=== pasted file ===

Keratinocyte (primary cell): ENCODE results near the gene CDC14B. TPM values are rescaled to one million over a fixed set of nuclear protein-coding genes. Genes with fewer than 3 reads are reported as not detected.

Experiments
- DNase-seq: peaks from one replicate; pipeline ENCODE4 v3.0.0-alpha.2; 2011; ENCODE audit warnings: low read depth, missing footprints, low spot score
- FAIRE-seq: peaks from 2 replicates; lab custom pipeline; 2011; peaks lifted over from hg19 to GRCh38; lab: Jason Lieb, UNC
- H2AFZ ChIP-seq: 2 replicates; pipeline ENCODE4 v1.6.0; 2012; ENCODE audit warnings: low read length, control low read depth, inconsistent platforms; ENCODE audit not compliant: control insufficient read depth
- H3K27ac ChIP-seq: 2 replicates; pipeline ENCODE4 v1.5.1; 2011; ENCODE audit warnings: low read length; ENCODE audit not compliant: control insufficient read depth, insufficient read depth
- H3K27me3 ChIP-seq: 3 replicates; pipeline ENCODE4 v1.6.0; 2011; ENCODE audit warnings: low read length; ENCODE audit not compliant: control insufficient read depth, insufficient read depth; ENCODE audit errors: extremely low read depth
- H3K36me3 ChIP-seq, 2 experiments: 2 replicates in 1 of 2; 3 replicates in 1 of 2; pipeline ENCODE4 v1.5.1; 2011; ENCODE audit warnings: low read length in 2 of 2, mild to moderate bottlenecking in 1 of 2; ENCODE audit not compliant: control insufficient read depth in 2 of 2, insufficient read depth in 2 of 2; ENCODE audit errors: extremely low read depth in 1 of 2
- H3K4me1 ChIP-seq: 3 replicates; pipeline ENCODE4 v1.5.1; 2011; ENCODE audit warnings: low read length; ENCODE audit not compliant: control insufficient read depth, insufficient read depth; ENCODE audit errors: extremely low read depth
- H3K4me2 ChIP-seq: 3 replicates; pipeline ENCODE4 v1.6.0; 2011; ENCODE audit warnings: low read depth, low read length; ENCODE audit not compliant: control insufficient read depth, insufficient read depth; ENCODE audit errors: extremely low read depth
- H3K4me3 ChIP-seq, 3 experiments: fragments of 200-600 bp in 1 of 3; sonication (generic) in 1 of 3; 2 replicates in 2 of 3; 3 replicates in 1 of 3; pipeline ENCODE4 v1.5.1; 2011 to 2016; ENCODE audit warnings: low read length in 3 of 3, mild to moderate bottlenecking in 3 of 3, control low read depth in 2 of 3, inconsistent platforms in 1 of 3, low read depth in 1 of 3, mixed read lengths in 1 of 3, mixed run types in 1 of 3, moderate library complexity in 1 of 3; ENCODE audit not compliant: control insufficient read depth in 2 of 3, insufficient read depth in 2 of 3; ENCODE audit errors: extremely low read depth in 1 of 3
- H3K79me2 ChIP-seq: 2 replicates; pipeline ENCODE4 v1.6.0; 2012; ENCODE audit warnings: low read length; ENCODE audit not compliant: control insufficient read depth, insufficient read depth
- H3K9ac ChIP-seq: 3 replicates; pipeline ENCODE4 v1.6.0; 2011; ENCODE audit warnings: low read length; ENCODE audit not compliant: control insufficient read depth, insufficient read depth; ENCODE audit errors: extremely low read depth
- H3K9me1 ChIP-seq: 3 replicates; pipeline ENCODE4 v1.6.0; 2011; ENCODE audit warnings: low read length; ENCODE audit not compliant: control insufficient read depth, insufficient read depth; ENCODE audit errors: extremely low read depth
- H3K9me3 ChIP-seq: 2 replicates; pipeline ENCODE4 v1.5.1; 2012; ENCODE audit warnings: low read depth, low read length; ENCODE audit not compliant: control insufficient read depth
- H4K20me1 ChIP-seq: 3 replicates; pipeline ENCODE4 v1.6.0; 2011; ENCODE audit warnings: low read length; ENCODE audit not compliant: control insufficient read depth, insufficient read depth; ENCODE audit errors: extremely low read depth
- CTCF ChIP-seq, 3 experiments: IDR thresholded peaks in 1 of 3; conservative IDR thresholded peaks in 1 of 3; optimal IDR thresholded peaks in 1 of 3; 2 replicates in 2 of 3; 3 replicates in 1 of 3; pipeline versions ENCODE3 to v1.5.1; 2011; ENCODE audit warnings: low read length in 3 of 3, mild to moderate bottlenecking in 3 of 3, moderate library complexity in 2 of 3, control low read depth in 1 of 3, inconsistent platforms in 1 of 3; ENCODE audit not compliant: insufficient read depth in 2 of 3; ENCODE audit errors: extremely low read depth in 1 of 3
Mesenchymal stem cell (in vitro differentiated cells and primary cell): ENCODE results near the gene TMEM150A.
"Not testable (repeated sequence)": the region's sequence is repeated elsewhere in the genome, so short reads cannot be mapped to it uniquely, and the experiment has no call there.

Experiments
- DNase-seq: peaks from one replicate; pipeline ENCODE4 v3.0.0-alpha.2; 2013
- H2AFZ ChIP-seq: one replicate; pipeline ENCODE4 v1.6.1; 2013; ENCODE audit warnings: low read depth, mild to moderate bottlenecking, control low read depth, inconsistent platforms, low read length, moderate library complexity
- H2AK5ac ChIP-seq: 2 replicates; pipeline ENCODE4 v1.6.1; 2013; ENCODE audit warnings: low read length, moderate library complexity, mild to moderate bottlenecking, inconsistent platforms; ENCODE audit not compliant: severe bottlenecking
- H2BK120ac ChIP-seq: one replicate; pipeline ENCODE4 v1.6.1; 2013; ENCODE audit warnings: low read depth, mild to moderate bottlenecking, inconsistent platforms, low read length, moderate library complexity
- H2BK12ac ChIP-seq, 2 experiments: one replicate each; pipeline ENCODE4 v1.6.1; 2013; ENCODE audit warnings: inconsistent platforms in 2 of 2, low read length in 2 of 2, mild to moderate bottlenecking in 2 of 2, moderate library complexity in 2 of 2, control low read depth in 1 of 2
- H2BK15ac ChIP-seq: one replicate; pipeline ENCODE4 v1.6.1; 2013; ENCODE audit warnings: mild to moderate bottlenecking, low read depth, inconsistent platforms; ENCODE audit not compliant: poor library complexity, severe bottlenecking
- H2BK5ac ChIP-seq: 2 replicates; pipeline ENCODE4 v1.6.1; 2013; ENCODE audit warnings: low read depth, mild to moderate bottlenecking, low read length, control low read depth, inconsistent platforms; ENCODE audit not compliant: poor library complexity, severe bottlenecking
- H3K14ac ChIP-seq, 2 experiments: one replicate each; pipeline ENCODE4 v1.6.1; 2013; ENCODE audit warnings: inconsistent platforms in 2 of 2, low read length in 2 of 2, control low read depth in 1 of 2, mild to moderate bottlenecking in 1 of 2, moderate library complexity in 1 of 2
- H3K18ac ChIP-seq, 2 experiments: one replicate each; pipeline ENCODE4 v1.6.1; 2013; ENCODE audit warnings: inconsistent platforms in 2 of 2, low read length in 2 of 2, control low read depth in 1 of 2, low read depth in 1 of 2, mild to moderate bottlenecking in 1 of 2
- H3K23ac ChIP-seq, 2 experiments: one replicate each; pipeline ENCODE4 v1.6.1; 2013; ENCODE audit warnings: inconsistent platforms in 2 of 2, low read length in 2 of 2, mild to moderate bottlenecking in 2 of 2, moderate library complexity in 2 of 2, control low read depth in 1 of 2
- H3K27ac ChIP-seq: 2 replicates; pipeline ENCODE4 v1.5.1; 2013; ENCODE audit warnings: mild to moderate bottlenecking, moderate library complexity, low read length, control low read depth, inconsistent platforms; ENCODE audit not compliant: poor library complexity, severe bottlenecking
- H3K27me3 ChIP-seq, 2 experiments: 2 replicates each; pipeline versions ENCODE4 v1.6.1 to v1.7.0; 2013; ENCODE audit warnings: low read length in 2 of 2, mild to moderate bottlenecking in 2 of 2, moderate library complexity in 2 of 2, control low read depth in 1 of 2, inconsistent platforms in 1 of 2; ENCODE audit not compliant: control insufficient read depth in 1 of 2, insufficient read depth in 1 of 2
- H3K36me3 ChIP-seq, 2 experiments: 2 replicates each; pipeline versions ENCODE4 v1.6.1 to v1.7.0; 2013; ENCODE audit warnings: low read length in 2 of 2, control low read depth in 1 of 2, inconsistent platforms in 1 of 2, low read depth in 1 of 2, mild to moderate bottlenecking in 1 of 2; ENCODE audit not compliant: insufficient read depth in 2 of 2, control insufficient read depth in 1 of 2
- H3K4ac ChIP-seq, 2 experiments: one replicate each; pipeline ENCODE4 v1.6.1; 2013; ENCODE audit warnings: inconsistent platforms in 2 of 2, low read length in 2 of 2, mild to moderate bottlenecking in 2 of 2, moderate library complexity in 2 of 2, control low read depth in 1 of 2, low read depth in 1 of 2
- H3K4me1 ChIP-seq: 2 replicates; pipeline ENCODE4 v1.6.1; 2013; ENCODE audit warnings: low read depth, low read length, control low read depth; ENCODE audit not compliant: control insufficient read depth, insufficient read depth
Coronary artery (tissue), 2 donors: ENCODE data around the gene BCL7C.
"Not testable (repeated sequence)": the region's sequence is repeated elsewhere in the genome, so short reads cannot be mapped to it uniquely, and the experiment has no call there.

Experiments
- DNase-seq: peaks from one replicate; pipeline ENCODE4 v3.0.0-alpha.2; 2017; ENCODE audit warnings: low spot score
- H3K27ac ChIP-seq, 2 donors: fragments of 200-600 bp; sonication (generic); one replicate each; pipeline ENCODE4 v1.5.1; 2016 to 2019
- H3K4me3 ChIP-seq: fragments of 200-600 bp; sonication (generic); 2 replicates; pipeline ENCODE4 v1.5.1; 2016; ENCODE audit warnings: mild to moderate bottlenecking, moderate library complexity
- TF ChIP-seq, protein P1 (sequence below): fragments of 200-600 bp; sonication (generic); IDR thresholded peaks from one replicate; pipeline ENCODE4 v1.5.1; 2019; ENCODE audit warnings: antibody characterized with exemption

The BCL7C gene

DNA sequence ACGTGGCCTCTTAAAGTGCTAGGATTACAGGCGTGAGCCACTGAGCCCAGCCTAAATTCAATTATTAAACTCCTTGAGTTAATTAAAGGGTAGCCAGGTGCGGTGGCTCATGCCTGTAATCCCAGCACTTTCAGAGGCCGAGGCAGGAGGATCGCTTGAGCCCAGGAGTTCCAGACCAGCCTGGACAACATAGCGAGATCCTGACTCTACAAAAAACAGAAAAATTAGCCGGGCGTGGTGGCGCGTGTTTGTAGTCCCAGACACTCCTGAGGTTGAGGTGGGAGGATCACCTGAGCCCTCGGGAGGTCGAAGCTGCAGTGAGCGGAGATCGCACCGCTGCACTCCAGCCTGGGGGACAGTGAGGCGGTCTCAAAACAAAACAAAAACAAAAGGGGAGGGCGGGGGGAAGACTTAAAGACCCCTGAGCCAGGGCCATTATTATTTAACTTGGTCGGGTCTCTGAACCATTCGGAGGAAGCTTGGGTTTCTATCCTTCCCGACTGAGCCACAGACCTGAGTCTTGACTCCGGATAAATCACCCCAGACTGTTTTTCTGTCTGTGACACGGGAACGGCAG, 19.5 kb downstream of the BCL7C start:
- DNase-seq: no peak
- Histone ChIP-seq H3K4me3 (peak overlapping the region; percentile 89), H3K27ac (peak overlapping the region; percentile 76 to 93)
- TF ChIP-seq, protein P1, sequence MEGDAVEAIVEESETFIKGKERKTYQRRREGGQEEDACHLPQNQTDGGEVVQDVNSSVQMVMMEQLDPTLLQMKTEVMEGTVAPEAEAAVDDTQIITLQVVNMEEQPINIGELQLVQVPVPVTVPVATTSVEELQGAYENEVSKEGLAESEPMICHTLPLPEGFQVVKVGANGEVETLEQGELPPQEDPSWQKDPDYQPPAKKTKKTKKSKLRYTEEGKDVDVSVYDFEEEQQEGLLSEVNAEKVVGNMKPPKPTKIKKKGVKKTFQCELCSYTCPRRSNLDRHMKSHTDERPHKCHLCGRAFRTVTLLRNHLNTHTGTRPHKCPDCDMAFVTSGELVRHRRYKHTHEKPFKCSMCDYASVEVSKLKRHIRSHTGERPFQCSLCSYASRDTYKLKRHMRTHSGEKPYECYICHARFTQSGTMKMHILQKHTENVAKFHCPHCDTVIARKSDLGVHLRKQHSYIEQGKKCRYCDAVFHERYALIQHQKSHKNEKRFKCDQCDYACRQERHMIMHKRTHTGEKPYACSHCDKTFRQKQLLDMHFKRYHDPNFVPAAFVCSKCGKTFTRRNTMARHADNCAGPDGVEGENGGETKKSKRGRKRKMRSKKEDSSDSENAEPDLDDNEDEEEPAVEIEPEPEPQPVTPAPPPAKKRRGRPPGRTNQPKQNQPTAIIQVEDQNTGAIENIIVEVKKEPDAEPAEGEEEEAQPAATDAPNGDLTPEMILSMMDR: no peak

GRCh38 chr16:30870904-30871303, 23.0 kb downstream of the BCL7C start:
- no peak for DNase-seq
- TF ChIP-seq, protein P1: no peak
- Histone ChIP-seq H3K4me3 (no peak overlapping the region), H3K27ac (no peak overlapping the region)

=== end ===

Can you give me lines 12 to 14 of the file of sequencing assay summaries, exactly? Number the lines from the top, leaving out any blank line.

- H3K79me2 ChIP-seq: 2 replicates; pipeline ENCODE4 v1.6.0; 2012; ENCODE audit warnings: low read length; ENCODE audit not compliant: control insufficient read depth, insufficient read depth
- H3K9ac ChIP-seq: 3 replicates; pipeline ENCODE4 v1.6.0; 2011; ENCODE audit warnings: low read length; ENCODE audit not compliant: control insufficient read depth, insufficient read depth; ENCODE audit errors: extremely low read depth
- H3K9me1 ChIP-seq: 3 replicates; pipeline ENCODE4 v1.6.0; 2011; ENCODE audit warnings: low read length; ENCODE audit not compliant: control insufficient read depth, insufficient read depth; ENCODE audit errors: extremely low read depth